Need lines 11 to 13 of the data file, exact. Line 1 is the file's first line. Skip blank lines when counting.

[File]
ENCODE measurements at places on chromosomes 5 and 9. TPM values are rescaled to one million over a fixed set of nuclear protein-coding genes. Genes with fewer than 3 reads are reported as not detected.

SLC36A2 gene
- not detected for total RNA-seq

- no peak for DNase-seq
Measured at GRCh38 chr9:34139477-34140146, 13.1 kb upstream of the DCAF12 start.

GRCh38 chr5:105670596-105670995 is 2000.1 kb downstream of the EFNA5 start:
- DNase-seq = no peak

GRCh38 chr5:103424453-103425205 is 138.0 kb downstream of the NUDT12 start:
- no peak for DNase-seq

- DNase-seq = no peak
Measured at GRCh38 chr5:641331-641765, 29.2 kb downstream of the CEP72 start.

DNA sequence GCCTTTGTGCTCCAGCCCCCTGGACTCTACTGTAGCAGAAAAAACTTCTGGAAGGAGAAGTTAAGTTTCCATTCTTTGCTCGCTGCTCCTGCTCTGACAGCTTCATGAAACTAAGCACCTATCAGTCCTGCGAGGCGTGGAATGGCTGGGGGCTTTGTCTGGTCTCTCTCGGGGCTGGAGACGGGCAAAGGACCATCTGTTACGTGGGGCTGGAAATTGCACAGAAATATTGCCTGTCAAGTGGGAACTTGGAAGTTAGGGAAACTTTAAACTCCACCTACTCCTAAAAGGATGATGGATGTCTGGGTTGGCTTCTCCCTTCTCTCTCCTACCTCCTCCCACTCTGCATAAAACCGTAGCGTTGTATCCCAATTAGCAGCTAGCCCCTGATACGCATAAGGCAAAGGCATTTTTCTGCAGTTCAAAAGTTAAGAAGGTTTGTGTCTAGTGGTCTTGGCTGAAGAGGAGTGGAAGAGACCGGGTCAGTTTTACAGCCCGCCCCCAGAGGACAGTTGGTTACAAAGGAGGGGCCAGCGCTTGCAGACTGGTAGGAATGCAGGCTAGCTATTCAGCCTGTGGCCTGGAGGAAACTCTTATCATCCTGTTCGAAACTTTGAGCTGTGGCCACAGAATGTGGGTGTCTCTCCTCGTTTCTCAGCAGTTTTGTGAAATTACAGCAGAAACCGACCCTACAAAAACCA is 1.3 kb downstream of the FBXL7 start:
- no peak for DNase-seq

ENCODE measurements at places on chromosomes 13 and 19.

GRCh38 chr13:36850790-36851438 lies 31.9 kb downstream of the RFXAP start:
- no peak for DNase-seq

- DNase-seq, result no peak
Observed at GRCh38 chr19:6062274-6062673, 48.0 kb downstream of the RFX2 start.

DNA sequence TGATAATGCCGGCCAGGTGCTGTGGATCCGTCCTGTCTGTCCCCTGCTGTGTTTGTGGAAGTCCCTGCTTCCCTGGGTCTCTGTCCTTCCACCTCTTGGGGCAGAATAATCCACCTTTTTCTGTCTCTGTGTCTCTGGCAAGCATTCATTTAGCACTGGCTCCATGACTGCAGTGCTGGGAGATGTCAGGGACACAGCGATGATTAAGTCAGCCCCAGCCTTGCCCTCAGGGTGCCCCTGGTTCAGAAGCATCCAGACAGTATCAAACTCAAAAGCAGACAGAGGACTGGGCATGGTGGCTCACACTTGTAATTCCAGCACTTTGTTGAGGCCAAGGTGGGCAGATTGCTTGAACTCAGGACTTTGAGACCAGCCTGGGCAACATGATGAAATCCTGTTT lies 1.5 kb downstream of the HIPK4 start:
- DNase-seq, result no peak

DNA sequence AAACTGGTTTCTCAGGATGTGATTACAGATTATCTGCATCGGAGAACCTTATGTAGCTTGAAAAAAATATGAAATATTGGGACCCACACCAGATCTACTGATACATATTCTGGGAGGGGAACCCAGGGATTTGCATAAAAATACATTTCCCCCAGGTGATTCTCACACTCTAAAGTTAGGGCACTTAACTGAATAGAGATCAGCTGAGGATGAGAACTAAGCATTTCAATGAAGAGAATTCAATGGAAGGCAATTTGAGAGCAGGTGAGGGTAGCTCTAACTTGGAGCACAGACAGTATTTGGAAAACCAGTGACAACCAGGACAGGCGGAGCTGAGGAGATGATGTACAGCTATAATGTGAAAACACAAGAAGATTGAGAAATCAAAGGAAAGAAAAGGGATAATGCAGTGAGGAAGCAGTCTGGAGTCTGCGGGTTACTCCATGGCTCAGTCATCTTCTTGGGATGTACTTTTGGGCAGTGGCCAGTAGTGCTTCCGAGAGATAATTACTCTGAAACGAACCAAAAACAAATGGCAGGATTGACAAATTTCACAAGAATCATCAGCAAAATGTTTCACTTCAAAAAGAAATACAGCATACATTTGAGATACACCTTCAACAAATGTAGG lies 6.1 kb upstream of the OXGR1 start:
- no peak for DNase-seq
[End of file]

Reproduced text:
Measured at GRCh38 chr5:641331-641765, 29.2 kb downstream of the CEP72 start.

DNA sequence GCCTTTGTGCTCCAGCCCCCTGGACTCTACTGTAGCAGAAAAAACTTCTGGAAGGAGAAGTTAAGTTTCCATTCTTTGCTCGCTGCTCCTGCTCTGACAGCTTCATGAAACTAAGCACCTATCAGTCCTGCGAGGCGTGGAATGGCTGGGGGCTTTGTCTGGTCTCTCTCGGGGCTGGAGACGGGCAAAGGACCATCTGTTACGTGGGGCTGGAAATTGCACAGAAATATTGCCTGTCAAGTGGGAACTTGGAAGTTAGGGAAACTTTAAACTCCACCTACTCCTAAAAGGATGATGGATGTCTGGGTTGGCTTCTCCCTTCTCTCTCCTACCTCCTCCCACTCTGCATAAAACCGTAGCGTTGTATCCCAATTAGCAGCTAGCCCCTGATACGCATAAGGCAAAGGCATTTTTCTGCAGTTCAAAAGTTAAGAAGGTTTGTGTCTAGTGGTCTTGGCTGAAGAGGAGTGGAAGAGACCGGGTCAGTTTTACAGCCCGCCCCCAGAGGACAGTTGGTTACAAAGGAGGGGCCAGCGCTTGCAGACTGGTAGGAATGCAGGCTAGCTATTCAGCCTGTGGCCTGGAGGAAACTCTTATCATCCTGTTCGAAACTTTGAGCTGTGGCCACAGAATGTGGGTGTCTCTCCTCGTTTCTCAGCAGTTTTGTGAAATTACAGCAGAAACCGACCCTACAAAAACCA is 1.3 kb downstream of the FBXL7 start:
- no peak for DNase-seq